As a reminder, the delegations of DR Congo and the World Bank held a working meeting on Thursday 17 October 2019 in Washington DC. Experts from both sides, led by José Sele Yalaghuli and Hafez Ghanem respectively, reviewed ongoing projects within the World Bank portfolio and those under preparation.

In addition to education and health, projects related to infrastructure, connectivity (roads) and the digital economy were also discussed.

Eric TSHIKUMA, from Washington

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DRC: the three axes of the Accelerated Programme to Combat Poverty and Inequality



DRC: the three axes of the Accelerated Programme to Combat Poverty and Inequality

The President of the Republic launched his Accelerated Programme to Combat Poverty and Inequality in Kinshasa on Wednesday 16 October at the site of my valley in the commune of Mongafula.

This Programme aims to ensure that twenty million Congolese living in rural and peri-urban areas in the 145 territories of our country leave poverty or extreme poverty within the next 5 years.

It has three components: improving rural and peri-urban populations’ access to basic socio-economic infrastructure and services; promoting rural and peri-urban economies; and building capacity in managing for development results at the national, provincial and local levels.

The first component aims to increase the population’s access to basic services such as housing, electricity through the promotion of micro hydroelectric power plants, drinking water, health and agricultural access roads. This list is not exhaustive.

The second component aims to ensure that people in villages and peri-urban neighbourhoods have improved and stable sources of income and that they consume at least one balanced meal per day. This component will place particular emphasis on promoting inclusive agricultural sectors.

The third component aims to develop a culture of autonomy, which will result in the appropriation of development by the beneficiary populations, the strengthening of self-esteem, meritocracy and a motivated attachment to their living environment.

Substantial resources for this ambitious program!

« The Programme, the main components of which I have just unveiled, requires ambitious funding over several years, » said Félix Tshisekedi, aware of these challenges. In the face of such an ambition, the Head of State asks the Government to spare no effort to explore all possible avenues likely to provide the means for this saving action for the people.

It is with this in mind that the last Council of Ministers adopted the hypothesis of a budget reaching the 10 billion mark.

In addition, Félix Tshisekedi intends to engage the country in far-reaching reforms ranging from the rebuilding of the state with justice as the epicentre to the sectors of national life.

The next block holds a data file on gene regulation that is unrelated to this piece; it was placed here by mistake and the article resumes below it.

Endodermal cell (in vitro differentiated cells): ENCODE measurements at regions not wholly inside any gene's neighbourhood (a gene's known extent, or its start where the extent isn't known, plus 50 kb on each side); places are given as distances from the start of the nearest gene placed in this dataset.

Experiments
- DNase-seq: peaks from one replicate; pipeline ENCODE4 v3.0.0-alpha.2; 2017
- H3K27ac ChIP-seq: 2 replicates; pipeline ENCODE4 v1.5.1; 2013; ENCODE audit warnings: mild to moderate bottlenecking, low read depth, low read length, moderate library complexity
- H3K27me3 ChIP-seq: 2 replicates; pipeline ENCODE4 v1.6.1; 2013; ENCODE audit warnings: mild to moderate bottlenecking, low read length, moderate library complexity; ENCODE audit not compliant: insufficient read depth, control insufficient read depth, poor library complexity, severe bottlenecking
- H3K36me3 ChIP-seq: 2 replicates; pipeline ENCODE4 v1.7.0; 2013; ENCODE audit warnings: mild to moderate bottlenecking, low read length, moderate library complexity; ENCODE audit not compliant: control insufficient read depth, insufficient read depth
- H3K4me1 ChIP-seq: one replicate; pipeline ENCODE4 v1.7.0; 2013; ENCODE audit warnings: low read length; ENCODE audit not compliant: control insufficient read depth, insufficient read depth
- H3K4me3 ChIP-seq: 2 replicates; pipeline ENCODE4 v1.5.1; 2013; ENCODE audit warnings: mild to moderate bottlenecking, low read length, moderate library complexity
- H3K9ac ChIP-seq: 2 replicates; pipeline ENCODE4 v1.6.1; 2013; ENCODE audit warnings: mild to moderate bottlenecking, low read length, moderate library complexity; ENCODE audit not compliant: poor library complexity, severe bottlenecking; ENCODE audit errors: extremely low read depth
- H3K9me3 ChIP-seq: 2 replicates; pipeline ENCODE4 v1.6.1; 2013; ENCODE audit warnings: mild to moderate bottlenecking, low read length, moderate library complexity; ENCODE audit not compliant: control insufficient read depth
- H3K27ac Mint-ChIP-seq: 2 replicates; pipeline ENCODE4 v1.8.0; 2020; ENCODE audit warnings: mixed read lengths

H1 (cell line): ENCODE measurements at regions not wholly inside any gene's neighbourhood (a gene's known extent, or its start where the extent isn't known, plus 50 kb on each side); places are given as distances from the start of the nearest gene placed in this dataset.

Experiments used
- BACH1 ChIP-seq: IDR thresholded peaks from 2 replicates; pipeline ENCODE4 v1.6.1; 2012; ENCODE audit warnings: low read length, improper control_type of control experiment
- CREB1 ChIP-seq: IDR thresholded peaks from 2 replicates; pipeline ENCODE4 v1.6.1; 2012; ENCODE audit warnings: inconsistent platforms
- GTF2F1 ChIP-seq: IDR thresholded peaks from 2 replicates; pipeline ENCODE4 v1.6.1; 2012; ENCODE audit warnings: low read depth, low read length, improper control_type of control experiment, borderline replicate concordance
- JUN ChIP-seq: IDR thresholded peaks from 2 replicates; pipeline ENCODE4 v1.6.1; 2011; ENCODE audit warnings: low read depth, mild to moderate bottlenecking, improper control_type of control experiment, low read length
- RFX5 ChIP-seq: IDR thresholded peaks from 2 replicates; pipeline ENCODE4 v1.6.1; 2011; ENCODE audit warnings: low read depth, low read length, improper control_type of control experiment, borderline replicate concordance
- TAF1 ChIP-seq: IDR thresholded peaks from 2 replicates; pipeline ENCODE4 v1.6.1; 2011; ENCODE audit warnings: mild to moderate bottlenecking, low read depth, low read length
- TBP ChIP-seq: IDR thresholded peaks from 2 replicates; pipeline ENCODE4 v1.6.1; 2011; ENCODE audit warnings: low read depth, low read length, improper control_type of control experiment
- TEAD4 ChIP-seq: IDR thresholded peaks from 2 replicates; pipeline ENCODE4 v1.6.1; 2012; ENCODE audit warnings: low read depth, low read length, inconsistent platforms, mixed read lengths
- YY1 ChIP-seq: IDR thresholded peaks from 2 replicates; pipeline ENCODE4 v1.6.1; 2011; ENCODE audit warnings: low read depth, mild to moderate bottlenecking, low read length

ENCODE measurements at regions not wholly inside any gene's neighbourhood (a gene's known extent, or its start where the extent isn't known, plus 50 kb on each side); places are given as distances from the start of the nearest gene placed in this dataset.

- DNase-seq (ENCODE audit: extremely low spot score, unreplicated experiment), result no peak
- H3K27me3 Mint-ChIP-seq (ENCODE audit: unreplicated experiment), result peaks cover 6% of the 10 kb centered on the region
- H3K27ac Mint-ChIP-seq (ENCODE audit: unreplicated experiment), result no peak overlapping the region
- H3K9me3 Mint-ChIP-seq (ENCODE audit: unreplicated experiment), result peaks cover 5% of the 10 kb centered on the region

This is how he makes his main focus the fight against anti-values, particularly corruption, embezzlement of public funds, tax fraud, smuggling and tribalism. And all means will be used to ensure that all State revenues are channelled into the Public Treasury.

Finally, to make this programme a success, the President of the Republic is counting on the involvement of all his compatriots, beyond the divisions.

Harris Kasongo

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DRC: Economic and financial situation at the heart of a meeting at the World Bank



DRC: Economic and financial situation at the heart of a meeting at the World Bank

The economic situation in DR Congo is the focus of a meeting on Thursday 17 October 2019 at the World Bank’s headquarters in Washington DC. The Minister of Finance, José Sele Yalaghuli, leads the delegation of Congolese experts.

In his presentation, the national silversmith described a macroeconomic framework for DR Congo that has remained stable.

Despite accumulated deficits of 420 billion Congolese francs at the end of September 2019, domestic prices and the exchange rate fluctuated slightly. And at this rate, the Government reports inflation of 4.2% at the end of December 2019, which is below the 7% end of period forecast level.

Referring to the strategic and political orientations of the Government of the Democratic Republic of Congo, Minister Sele Yalaghuli cited in particular the tightening of public spending in order to limit deficits and the subscription of treasury bonds with the ambition of mobilizing 150 billion CDF by the end of 2019 to fill the gaps.

The first results are promising, especially since a small monthly budget surplus was recorded at the end of September 2019.

Moreover, added Sele Yalaghuli, the third orientation concerns the Government’s firm commitment to pursue the implementation of reforms with the support of partners to remove obstacles sector by sector and to be able to remedy them.

With regard to cooperation between the Congo DR and the Bretton Woods institutions. After the break-up of the formal programme with the IMF in 2012, the ongoing recovery strategy of the current discussions is based on two options.

First, the interim program. Then, the formal program. If the first one will cover the preparation period of the second one, the conclusion of the formal programme could take place after the third quarter of 2020.

« This is the right time for the partners of DR Congo to match the real political will of the Congolese national executive to meet one of the aspects of the World Bank’s mandate, namely: the fight against poverty, » José Sele Yalaghuli said, addressing the World Bank delegation led by Jean-Christophe Carret.

With the World Bank, experts from DR Congo are working on preparations and options to initiate disbursement of funds for the Government’s priority sectors on are: basic education and universal health coverage.

This interaction with World Bank teams continued, with Hafez Ghanem, Vice President in charge of the Africa region, as the focus.

Eric TSHIKUMA, from Washington DC